In a nearby staging area the mustangs were assembled in a mock-up of elevations and positioned as they would relate one to another on the plaza. Meanwhile, James Reeves, the landscape architect and planning engineer, had designed the layout plan for the stream in the middle of the plaza that the horses would be crossing. An 8,000 pound concrete plinth was made as a base for each horse. An intricate pumping system was designed to suggest the splashing of water around the hooves of the horses, crossing in midstream. Following the installation of the horses in the stream the piping for the water and fountain system was completed and the bottom of the stream bed was covered with a pebble-like finish.

The last stages of the installation were carefully supervised by Glen. Specialists from the Morris Singer Foundry flew to Texas to assist in cleaning the bronze surface of the installed horses by blasting the sculptures with tiny particles of plastic under high pressure. This process returns the bronze to the gold-brass coloration it had as it emerged from the molds at the foundry. In earlier years people tried to retain the bright new look of bronze. In more recent times, however, the vogue has been to rapidly influence the oxidation or patination of bronze sculpture by inducing with acid mixtures a specifically designed coloration or effect. It was decided not to chemically induce an accelerated oxidation on the mustang pieces, but instead to permit them to age naturally, evolving their patina over time, responding to the natural environment as God will have it. Periodically the bronzes are coated with a thin wax material to minimize an accelerated discoloration.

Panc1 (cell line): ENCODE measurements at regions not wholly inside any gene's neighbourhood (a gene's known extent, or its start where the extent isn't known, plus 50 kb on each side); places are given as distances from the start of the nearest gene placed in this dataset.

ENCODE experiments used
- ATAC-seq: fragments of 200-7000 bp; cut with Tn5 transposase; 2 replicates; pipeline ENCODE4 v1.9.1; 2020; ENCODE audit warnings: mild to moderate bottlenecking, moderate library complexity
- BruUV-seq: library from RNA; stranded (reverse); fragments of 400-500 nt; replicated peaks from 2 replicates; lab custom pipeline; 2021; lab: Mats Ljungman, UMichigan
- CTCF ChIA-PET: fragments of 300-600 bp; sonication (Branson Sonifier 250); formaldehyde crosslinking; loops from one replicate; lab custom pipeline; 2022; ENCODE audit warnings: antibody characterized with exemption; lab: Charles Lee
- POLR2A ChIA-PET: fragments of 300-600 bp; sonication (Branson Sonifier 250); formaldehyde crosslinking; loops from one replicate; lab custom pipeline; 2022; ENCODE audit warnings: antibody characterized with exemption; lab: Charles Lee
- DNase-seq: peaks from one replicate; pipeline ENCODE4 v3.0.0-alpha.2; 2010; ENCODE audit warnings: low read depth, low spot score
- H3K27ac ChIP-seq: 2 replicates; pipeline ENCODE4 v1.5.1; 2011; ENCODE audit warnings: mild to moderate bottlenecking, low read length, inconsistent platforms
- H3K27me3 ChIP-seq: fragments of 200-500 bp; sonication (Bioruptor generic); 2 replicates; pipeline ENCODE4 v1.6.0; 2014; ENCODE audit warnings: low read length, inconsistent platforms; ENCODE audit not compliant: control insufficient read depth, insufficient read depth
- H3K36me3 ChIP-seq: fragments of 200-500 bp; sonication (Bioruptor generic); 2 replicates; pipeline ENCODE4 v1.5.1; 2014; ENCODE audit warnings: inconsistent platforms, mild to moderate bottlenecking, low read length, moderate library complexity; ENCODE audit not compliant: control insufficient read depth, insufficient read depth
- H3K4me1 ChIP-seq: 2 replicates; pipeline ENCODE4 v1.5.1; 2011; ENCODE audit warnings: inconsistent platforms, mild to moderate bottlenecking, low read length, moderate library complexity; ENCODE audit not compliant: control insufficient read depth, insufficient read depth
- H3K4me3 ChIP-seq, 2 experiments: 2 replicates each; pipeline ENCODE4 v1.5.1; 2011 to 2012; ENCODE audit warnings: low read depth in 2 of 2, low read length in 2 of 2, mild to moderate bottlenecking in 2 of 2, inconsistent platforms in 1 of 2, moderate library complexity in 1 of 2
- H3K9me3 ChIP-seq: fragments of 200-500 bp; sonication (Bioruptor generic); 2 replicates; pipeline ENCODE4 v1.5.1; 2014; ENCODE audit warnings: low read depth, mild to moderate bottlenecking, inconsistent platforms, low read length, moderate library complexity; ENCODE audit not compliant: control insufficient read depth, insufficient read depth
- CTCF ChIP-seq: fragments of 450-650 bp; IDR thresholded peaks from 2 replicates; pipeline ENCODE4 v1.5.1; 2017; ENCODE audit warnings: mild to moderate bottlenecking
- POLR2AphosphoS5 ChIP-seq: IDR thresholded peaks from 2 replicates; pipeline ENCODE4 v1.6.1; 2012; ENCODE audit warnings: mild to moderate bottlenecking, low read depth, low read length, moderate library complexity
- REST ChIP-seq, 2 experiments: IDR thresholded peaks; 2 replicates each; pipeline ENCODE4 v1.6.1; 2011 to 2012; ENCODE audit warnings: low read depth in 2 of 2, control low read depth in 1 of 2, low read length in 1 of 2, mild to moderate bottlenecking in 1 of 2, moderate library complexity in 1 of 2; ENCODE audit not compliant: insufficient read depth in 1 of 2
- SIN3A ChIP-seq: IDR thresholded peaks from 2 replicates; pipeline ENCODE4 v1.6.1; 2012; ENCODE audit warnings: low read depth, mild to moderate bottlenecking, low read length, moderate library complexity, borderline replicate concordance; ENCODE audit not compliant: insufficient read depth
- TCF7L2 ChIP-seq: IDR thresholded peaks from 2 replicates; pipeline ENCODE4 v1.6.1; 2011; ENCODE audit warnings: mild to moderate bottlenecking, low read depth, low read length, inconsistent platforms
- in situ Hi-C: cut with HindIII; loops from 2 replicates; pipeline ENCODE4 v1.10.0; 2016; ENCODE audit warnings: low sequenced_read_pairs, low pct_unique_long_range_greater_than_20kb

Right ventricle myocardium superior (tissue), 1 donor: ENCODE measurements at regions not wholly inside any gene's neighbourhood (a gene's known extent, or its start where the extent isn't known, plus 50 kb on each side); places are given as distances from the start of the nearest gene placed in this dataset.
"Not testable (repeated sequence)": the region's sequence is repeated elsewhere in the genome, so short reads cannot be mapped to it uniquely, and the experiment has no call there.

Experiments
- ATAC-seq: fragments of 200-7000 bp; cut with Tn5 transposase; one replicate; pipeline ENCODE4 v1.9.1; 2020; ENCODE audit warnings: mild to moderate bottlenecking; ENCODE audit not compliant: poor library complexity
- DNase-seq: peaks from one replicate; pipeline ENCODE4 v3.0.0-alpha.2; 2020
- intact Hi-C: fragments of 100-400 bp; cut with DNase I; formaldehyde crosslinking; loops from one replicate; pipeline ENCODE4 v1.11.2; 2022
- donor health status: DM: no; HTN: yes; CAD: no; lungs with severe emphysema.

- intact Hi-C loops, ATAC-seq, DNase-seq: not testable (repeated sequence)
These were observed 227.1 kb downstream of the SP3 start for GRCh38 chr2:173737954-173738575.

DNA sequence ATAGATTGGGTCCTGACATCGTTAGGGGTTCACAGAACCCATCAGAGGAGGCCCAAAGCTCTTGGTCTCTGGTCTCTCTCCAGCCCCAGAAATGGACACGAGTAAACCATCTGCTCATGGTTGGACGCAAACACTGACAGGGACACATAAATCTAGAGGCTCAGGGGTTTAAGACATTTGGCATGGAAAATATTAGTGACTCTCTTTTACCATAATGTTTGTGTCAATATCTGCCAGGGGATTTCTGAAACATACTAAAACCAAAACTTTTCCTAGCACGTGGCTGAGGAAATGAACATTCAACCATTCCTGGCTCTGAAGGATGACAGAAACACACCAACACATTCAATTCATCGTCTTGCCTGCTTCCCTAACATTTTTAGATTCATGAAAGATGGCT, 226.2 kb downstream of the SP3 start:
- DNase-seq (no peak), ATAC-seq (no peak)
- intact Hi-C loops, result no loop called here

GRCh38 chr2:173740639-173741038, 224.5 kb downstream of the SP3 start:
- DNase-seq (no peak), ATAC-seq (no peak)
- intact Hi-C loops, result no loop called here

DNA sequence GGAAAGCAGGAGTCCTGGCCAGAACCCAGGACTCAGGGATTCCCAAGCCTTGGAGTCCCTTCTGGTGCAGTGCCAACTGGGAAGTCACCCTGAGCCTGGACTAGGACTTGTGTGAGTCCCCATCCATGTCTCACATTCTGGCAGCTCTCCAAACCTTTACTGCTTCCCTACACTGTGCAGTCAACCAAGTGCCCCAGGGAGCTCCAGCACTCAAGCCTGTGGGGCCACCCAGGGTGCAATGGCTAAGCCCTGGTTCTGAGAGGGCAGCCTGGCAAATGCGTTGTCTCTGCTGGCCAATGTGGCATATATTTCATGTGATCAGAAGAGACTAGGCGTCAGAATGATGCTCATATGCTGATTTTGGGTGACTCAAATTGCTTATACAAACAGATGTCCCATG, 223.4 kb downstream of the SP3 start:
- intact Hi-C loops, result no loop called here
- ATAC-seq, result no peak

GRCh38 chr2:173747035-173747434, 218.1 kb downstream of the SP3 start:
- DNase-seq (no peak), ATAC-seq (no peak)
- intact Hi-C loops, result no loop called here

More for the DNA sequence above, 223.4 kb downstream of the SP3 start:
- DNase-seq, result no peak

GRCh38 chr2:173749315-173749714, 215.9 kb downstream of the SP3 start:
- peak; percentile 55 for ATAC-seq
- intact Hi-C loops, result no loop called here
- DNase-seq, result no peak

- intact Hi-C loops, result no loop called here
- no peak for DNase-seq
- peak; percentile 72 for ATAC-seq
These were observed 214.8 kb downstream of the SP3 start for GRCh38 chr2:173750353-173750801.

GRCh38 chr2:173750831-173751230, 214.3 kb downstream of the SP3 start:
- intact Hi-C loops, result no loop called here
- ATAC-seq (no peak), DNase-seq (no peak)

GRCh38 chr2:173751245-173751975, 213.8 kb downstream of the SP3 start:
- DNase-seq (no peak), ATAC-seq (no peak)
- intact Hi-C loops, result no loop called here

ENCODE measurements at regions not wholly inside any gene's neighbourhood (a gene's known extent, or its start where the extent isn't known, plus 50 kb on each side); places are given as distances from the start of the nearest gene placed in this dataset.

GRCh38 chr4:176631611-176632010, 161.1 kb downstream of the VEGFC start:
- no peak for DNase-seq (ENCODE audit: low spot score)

Finally, on September 25, 1984, eight years after the project was conceived, the sculpture was in place and the plaza was open for the public to inspect and enjoy. Assembled together at last were the nine bronze mustangs, forming the largest equestrian sculpture in the world. The plaza has become a place for public gatherings, symphony concerts, and other intellectual and recreational pursuits. The centerpiece of the plaza, "The Mustangs of Las Colinas", shall be a lasting memorial to the vanguard of the civilization of Texas.

Robert Glen thanks the Dallas County Utility and Reclamation District for its courtesy in allowing this article to be reproduced. ©1988 Dallas County Utility and Reclamation District